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Letter to Henry J. Raymond

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(Private and confidential.)
SPRINGFIELD, ILLINOIS, November 28, 1860.

MY DEAR SIR: Yours of the 14th was received in due course. I have delayed so long to answer it, because my reasons for not coming before the public in any form just now had substantially appeared in your paper (the "Times"), and hence I feared they were not deemed sufficient by you, else you would not have written me as you did. I now think we have a demonstration in favor of my view. On the 20th instant Senator Trumbull made a short speech, which I suppose you have both seen and approved. Has a single newspaper, heretofore against us, urged that speech upon its readers with a purpose to quiet public anxiety? Not one, so far as I know. On the contrary, the "Boston Courier" and its class hold me responsible for that speech, and endeavor inflame the North with the belief that it foreshadows an abandonment of Republican ground by the incoming administration; while the Washington "Constitution" and its class hold same speech up to the South as an open declaration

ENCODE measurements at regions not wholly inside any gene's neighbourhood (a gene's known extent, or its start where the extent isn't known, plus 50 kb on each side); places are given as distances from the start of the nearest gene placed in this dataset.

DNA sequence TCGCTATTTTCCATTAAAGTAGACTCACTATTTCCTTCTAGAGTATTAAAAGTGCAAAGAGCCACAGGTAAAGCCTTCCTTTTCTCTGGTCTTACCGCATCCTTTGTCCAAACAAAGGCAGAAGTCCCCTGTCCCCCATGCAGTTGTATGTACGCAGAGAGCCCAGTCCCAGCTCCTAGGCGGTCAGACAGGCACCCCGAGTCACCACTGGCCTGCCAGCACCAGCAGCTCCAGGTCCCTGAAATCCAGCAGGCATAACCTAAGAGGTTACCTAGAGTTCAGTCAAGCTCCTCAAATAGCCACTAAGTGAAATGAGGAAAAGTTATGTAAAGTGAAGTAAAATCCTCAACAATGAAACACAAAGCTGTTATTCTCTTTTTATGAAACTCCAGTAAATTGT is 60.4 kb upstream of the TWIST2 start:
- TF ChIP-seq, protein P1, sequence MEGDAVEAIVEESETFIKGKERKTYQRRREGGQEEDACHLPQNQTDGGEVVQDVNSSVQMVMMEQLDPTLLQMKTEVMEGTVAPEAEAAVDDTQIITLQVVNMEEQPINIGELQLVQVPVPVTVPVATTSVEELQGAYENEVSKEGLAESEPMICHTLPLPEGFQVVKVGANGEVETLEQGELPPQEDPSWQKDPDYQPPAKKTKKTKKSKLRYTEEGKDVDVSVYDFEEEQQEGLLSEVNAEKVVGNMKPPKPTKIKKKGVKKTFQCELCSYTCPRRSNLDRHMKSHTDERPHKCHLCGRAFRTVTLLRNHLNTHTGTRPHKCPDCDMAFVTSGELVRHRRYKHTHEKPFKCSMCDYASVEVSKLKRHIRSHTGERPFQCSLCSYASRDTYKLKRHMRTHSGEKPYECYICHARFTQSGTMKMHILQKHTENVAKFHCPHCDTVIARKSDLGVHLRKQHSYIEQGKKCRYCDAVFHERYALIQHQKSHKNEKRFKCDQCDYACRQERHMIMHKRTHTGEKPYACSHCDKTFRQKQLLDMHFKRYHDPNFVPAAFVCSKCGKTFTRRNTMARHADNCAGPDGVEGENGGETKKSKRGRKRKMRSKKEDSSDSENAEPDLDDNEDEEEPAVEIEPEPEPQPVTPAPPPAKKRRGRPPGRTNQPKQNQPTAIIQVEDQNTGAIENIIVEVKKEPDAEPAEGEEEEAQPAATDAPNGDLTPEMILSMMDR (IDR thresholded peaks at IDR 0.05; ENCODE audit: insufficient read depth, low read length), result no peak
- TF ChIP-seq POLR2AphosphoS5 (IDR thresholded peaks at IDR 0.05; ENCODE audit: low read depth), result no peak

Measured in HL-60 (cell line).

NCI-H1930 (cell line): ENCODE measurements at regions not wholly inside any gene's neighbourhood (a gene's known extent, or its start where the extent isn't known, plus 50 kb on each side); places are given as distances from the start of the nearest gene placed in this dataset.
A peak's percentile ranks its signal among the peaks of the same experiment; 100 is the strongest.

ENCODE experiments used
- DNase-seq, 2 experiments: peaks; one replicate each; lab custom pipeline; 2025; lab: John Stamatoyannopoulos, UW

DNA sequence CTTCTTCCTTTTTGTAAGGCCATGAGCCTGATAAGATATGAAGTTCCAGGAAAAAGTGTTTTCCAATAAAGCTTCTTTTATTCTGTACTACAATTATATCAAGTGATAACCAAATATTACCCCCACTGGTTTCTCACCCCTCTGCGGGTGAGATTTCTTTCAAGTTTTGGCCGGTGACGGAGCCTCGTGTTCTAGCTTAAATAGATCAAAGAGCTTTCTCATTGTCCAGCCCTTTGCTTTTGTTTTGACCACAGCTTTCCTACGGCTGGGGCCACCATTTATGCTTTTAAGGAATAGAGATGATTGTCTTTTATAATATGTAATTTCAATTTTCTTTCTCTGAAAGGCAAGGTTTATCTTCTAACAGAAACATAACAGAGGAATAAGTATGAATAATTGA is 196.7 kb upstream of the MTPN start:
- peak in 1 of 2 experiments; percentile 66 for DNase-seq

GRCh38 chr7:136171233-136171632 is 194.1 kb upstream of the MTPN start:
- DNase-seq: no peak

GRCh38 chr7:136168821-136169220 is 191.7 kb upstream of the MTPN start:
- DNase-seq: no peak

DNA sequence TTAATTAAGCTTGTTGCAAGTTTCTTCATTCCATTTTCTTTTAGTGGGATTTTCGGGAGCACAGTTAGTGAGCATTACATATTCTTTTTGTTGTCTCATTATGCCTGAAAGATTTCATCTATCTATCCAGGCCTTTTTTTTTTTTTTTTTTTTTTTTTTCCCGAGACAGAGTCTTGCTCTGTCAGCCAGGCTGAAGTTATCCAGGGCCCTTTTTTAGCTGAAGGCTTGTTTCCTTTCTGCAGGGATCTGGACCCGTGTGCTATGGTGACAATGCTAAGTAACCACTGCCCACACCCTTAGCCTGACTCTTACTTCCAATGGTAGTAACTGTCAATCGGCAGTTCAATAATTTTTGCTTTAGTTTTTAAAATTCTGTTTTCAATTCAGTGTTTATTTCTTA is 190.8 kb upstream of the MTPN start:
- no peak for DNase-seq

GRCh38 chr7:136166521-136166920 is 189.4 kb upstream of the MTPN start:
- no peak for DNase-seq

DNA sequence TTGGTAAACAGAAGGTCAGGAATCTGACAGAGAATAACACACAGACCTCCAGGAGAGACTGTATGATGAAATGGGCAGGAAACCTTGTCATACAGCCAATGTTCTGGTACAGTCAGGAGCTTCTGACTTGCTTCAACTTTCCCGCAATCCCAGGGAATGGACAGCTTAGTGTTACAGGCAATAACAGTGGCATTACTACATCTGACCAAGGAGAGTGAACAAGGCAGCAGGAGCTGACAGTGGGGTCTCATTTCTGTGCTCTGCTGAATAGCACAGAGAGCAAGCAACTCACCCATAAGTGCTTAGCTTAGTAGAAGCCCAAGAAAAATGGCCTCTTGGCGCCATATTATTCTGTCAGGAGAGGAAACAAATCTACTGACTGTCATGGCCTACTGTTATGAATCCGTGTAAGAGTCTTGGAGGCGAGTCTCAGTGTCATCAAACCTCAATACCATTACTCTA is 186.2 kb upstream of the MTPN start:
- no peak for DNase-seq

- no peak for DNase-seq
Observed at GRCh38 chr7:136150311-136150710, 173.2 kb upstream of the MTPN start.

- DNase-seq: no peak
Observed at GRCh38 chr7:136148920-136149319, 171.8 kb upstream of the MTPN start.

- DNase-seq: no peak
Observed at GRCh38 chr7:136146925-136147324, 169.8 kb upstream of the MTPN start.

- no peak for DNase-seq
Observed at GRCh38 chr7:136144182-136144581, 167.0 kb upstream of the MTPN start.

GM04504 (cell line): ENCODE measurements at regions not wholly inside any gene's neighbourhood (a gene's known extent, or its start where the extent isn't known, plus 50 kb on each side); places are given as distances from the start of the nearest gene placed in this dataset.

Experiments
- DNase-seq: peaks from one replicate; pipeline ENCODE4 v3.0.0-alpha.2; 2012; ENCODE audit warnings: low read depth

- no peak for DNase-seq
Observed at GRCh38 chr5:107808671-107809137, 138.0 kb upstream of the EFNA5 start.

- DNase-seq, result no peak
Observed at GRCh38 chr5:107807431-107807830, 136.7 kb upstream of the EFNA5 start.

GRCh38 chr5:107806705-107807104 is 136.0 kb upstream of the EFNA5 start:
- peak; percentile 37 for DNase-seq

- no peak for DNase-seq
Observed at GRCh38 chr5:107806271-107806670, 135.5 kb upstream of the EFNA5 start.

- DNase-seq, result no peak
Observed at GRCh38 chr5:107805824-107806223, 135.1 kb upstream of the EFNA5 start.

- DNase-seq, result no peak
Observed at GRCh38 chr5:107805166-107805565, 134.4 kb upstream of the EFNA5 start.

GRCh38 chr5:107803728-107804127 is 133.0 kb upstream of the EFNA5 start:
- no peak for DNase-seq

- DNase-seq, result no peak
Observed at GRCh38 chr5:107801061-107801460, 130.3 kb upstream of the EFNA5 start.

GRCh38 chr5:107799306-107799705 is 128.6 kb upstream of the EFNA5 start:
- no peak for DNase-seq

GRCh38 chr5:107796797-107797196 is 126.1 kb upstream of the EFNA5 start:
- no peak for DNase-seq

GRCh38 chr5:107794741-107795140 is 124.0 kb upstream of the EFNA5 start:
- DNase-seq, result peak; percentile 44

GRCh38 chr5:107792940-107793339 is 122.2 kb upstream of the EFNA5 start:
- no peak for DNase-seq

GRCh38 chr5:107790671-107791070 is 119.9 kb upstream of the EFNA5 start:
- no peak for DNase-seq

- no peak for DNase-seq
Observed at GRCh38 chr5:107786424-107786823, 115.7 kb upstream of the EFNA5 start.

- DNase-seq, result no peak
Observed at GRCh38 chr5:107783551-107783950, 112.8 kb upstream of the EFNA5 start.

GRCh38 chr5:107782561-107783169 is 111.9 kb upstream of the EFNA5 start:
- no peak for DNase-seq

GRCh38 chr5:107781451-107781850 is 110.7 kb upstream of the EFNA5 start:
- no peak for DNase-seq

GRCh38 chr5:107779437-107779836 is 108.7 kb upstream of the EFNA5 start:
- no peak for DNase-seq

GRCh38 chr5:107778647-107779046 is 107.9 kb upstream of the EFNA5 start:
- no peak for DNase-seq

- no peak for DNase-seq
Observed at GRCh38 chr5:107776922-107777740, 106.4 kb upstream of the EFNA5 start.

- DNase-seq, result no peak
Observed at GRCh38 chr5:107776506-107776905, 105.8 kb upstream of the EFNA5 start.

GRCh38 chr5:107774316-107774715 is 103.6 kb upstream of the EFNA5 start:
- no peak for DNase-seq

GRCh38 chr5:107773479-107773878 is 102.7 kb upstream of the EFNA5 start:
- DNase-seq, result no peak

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of war against them. This is just as I expected and just what would happen with any declaration I could make. These political fiends not half sick enough yet. Party malice, and not public good, possesses them entirely. "They seek a sign, and no sign shall be given them." At least such is my present feeling and purpose.

Yours very truly,
A. LINCOLN.

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